“Zhivago” works its magic partly because each of the central characters is flawed yet none is simply evil. Each of Lara’s suitors also is painted definitively as dominated by either appetite, intellect or emotion, the three main drivers of human action.

Each of us is subject to the same forces. This makes identification easy. Moreover, we all know, intuitively at least, that finding the right balance between these forces is the secret to a good life. By balancing the story between all three suitors, the movie elevates the struggle of ordinary people. Ordinary people make decisions as best they can and still make mistakes. Or suffer terrible things.

The story’s other masterstroke is a stunning dual climax. We expect the underlying comedy to end by Zhivago somehow pairing with Lara. Yet, in the end, Zhivago refuses Victor’s help to find safety and he abandons Lara to him. Lara then goes off with Victor, who becomes a surrogate father to Zhivago and Lara’s love child. He was, of course, named Victor for a reason.

Now, we all know that, in life, some combination of the romantic and the practical is the best combination for the sake of our children. The necessity of this compromise is an otherwise unpalatable lesson to which we might not be open. When Zhivago dies alone, however, we accept this tragic end as evidence that there is justice in the world: he deserved to die alone because he should not have abandoned both his families; and especially not Lara, his true love. When we see fate tending to confirm that there is justice or order in the world, it confirms to us that life has meaning and is worth living.

The resolution of the underlying tragedy proves just as surprising. Zhivago and Lara’s lost love child, the search for whom begins and ends the movie, turns out as the woman we should have been watching to see the comedy resolved. She rejects her uncle, the counterpart of Victor within the powerful communist apparatus, and, instead, goes off with a young man who controls great natural power. Not only that, she can play music as a natural gift. This proves that beauty or harmony need not require any other community nurture; they transcend the merely human. People who deserve better sometimes are rewarded. Here, the community strengthened by this resolution is not the state or any man-made political artifice, it is the larger community of all decent people struggling honestly with the human condition: people like us. Again there is a sense of order and justice in the world.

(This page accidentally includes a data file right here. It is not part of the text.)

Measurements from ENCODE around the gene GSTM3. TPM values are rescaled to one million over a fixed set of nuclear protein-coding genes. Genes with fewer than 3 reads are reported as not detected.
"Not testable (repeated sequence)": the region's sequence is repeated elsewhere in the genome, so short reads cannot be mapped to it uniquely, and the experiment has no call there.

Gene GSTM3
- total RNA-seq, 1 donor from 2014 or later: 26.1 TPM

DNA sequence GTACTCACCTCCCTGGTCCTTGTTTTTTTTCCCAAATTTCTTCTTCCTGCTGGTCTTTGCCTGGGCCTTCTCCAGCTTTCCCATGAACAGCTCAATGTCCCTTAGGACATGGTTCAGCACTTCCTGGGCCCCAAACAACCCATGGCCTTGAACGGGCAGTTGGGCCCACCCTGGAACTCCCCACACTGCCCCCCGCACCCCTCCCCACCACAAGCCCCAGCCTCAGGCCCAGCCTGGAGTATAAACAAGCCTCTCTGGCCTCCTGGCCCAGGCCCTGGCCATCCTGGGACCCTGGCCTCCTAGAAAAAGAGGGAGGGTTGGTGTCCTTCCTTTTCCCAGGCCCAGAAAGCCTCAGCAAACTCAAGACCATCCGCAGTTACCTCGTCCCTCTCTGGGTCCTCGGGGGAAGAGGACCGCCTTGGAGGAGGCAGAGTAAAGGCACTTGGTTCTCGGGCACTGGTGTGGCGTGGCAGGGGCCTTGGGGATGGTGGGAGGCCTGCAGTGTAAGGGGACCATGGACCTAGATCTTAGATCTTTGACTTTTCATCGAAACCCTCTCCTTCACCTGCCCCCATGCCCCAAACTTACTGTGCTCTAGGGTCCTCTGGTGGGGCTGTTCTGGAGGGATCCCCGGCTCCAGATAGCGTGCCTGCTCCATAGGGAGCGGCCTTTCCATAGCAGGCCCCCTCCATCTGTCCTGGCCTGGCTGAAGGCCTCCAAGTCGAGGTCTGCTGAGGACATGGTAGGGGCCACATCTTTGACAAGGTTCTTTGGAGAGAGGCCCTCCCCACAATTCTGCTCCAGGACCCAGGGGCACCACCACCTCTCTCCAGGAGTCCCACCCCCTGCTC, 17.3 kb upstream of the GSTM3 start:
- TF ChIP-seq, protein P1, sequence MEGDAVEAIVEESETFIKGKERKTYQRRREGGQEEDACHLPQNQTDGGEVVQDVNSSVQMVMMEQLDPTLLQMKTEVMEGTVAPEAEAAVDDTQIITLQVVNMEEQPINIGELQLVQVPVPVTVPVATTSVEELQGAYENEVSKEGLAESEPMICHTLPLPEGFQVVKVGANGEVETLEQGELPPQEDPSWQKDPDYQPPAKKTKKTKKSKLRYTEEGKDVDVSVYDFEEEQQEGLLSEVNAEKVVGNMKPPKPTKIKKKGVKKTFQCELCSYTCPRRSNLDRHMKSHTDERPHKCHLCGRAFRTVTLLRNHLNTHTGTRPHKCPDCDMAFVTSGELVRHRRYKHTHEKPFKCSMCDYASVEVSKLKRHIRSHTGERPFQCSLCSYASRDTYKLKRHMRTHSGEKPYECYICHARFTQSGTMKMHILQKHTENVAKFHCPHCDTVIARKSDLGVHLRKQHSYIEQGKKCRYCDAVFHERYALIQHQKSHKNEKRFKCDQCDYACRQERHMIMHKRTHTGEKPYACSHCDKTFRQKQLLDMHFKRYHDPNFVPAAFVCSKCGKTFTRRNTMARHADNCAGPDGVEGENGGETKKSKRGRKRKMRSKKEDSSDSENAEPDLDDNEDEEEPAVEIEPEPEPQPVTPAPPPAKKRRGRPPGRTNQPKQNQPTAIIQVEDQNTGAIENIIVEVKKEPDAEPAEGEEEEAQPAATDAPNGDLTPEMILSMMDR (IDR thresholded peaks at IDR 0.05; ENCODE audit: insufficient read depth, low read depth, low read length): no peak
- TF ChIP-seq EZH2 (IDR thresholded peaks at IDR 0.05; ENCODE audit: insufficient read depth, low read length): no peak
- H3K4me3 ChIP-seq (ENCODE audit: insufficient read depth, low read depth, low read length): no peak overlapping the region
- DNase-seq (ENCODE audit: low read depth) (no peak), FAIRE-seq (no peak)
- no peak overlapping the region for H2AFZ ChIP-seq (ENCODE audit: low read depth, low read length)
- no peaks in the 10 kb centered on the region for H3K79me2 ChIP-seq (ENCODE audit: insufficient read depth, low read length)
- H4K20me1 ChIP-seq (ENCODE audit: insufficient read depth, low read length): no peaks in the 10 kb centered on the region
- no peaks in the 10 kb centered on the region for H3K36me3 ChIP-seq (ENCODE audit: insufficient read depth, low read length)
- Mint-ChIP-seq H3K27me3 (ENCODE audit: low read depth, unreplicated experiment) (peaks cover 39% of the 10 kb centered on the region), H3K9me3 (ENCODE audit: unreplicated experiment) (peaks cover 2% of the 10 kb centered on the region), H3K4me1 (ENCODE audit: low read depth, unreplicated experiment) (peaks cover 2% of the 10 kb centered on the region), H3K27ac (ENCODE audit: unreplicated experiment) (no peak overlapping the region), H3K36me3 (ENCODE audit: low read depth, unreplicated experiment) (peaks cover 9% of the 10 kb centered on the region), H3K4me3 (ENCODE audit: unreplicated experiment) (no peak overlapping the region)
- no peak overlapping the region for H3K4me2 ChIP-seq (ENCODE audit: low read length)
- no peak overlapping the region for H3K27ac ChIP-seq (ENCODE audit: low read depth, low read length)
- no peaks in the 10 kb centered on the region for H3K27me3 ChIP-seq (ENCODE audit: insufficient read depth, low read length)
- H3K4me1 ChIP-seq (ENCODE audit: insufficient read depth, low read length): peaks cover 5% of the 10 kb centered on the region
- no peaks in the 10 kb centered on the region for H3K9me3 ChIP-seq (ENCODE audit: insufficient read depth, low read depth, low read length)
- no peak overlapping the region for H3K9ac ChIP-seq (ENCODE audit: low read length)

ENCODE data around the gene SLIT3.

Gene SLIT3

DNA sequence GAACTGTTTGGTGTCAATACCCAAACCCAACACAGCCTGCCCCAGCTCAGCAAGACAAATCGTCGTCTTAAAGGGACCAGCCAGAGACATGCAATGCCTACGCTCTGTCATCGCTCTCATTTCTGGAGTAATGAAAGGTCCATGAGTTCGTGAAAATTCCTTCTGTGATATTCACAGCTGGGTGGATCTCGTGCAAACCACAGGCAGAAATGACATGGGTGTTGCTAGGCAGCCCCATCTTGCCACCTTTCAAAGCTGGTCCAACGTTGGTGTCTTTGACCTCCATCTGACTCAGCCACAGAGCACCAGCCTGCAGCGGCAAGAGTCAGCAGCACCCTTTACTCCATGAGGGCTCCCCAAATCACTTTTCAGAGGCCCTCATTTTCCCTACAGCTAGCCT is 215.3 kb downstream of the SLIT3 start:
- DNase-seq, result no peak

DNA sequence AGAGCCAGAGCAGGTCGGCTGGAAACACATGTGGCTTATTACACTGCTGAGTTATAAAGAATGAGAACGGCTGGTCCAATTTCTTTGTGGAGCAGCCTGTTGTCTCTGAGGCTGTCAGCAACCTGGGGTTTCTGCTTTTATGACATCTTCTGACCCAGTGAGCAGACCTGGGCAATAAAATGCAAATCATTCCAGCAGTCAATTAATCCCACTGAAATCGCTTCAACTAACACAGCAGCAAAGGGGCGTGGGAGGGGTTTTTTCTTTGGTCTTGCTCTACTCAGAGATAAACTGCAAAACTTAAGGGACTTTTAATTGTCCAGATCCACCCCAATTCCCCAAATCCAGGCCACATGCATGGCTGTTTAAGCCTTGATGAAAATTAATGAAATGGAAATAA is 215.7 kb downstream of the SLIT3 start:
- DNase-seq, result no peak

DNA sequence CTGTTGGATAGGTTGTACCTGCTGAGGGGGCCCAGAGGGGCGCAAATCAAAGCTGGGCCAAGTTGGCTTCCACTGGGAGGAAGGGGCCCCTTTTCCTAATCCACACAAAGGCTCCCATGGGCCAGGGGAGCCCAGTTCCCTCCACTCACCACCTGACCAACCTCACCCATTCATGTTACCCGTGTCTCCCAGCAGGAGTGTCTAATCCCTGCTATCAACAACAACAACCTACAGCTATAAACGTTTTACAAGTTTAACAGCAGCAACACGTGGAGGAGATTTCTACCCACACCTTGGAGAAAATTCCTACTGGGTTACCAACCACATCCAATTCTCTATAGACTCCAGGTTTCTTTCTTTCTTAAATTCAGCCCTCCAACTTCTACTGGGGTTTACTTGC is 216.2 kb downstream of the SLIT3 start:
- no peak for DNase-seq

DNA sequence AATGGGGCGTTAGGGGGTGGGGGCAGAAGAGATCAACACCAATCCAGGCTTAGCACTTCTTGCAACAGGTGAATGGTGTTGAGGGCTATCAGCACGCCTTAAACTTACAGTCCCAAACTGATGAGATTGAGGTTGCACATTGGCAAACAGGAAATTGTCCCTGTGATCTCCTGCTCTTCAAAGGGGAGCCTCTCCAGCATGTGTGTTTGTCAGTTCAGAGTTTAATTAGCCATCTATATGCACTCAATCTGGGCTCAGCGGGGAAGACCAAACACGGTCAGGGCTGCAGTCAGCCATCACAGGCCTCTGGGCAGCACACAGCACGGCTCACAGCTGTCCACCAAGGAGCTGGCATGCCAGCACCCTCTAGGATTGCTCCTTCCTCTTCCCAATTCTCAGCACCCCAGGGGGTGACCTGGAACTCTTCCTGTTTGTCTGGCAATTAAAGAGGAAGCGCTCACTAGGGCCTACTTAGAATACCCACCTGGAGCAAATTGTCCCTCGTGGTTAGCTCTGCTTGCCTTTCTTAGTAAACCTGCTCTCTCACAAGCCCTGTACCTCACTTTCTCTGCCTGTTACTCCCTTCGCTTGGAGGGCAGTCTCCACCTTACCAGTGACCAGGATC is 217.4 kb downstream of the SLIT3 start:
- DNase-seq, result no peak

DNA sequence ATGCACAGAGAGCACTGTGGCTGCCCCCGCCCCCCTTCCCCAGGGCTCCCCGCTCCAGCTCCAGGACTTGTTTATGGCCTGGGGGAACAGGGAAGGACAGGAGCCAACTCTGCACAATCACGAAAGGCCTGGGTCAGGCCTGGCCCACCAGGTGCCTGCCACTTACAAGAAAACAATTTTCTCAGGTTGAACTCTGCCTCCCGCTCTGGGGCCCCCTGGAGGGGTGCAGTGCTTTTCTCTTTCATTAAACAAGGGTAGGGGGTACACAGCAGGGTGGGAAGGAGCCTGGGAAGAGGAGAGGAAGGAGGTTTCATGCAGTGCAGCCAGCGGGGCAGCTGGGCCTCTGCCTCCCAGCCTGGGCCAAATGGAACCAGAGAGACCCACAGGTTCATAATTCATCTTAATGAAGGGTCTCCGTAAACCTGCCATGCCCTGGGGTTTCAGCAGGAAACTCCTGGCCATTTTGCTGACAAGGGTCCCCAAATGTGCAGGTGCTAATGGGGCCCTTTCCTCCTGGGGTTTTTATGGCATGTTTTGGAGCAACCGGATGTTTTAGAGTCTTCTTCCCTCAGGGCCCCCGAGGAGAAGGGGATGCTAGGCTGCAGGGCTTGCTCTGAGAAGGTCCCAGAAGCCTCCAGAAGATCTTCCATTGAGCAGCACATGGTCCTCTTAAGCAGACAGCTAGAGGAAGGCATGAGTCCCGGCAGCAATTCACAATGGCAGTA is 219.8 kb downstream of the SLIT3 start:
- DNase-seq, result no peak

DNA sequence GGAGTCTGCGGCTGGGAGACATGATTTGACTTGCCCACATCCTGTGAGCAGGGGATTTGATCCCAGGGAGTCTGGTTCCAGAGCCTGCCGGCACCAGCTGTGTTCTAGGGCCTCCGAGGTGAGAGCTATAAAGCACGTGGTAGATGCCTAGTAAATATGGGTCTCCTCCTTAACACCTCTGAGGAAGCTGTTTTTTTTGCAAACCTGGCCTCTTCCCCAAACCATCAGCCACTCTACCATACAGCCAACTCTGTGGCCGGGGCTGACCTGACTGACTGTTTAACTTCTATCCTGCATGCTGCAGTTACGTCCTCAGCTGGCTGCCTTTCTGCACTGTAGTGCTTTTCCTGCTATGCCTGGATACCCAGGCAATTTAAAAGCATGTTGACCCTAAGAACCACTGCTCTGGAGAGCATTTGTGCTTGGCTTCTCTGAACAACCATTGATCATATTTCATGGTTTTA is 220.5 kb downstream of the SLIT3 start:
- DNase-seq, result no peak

The result of all this is that, after finishing “Zhivago,” many people feel rejuvenated by a subconscious affirmation of life. Our lives have purpose; justice and order will prevail in the end. This teaching appeals to virtually anyone and can motivate viewers to appreciate the order and beauty in their own lives.

Art is the craft of healing souls. “Doctor Zhivago” is more than just a movie. There is a doctor in the house and he has left you a gift of good medicine. DIRECTIONS: view once, twice…or as many times as needed.


Director: David Lean
Writers: Robert Bolt (screenplay)
Stars: Omar Sharif, Julie Christie, Rod Steiger, Tom Courtenay, Alec Guinness, Geraldine Chaplin

Length: 3 hr 19 min
Released: 1965
Budget: $11 million
Domestic Gross: $111,721,910
Domestic Gross (adjusted): $965, 773,800
Oscars: 5 wins from 10 nominations.

All Time Domestic Box Office (adjusted for 2013):
1. Gone with the Wind
2. Star Wars
3. The Sound of Music
4. E.T.
5. Titanic
6. The Ten Commandments
7. Jaws
8. Doctor Zhivago
9. The Exorcist
10. Snow White and the Seven Dwarfs


The Funeral of Zhivago’s Mother:

“Somewhere My Love” (Lara’s Theme) by composer Maurice Jarre